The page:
Saturday, December 15, 2012


So this past Monday i knew that my workweek was going to be a bit unusual, and also i was a little behind on laundry,* so i spent a little extra time that morning planning what shirts i was going to wear each day through the weekend.

The shirt i planned for this Sunday is a purple one.** I look good in purple, after all, and so i have a handful of purple dress shirts anyway, so the odds were in that color’s favor to begin with.

Well, unbeknownst to me a group of women on the internet had decided to tweak the noses of Mormon social conservatives† by wearing trousers to church instead of skirts or dresses. Well, this started to be a thing, until it then devolved into really, really intense vitriol to the point of death threats(!) against those putting the whole thing together. It got bad enough that Facebook, never really known as a hotbed of civility, took down the Facebook page about it ’cause the discussionarguments were getting out of hand. (Way to be normal, fellow Mormons!)

Also unbeknownst to me, some men decided to get into the act by saying that they were going to wear purple ties or even purple shirts (gasp and horror!) in support of the trousers-wearing women.

So, once i learned about all this late last week, i was locked into wearing a purple shirt today, since i was short on shirts to begin with and i’d already worn the other good-looking dress shirts i had available.

This leads to an interesting question: Am i wearing a purple shirt in solidarity with women wearing trousers (no, it’s just that i look good in purple—see footnote †), and will people view my action as such (i do, after all, not infrequently wear purple shirts to church anyway)?

More to the point, though, i guess the big question is whether i really care what other people think about this.††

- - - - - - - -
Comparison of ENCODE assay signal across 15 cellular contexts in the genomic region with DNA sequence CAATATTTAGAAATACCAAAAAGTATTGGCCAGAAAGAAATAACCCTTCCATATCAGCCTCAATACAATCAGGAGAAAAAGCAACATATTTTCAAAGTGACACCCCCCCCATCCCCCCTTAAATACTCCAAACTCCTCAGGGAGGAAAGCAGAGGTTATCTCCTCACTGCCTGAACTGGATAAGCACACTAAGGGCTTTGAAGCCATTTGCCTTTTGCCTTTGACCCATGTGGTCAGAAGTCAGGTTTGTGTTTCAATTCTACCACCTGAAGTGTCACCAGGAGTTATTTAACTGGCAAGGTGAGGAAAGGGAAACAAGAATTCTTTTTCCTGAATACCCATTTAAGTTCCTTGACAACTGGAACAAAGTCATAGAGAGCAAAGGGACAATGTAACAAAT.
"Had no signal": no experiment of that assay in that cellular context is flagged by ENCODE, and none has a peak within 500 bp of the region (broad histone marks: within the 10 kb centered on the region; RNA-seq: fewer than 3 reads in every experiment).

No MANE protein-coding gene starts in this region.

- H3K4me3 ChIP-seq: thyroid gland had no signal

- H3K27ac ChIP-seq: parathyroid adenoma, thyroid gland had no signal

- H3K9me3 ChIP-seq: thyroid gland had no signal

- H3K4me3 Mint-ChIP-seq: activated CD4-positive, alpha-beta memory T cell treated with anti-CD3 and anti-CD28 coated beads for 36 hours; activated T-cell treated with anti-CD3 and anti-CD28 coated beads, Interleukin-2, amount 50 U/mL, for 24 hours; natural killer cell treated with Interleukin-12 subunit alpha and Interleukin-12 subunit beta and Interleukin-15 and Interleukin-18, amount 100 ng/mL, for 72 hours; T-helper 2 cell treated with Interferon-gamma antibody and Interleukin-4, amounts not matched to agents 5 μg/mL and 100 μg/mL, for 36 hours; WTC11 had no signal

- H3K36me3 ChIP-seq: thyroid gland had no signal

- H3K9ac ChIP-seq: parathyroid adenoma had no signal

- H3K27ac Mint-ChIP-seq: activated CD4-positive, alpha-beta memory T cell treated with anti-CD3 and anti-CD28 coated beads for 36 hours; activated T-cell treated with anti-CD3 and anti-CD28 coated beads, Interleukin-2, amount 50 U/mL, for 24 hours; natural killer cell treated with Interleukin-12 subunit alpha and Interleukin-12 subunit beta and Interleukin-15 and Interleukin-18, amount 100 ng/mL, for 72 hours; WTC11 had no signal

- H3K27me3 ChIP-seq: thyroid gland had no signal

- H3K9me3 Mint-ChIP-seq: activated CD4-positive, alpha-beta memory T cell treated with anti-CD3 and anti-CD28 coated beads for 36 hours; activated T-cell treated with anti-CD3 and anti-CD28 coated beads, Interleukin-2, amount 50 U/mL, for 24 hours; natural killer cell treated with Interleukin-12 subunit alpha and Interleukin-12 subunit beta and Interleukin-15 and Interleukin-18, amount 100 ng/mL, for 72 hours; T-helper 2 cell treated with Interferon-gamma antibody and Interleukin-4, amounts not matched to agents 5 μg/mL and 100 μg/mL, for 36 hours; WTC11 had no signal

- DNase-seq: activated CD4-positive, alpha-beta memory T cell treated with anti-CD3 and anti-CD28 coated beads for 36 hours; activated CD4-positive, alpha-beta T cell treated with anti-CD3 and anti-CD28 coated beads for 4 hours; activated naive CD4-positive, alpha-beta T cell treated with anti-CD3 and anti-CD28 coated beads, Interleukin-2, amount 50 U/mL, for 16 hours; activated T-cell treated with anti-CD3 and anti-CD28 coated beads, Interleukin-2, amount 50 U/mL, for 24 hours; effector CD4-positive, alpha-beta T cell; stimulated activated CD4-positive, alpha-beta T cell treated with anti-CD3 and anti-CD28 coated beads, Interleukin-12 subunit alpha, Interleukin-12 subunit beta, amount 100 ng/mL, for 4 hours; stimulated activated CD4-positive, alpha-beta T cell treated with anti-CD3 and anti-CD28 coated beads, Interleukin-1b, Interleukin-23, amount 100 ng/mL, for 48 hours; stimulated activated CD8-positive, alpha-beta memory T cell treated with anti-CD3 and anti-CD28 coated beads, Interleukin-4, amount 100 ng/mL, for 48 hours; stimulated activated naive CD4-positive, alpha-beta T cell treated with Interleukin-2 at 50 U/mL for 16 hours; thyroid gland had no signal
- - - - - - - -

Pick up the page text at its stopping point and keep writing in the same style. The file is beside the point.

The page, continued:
A postscript: A Facebook friend of mine says she’s going to wear a purple dress to church tomorrow, just to play with the ambiguity. Cheers for her!

* Hey, cut me a break here—we have four kids, and two of them go to a school with a moderately tight dress code, so laundry is always an issue, ’kay?

** Me, wear a white shirt to church? Oh, please don't make me giggle so hard.

† A goal i stand thoroughly in favor of, by the way. I explicitly take no position on this specific tweaking, but the idea of tweaking Mormon social conservatives generally? More often, and more power to you, that’s what i say.

†† No.‡

‡ Though i will admit to a bit of curiosity in the sense of the sociological experiment of it all.


Heather the Mama Duk said...

Jamie and Daddy wear purple shirts to church a lot. Daddy wasn't at church Sunday and I don't think Jamie wore one of his purple shirts but I don't remember. Because of this pants thing I learner that all men must wear white shirts. Funny since Jamie does not even own a white shirt at the moment. About half the men in our ward wear colored shirts on Sunday, proof that they're not boring. Two women always wear pants. It just doesn't seem like it should be that big of a deal.

The group pushing the pants has some issues, though. They've got a definite agenda which includes women holding the priesthood and open worship of Heavenly Mother. They do not, however, think that porn addiction is an issue and that women are not hurt by it. Apparently, according to them, feminists don't have a problem with porn and objectifying women. Their next planned "step" is for people to bear their testimonies about Heavenly Mother in May.

David B said...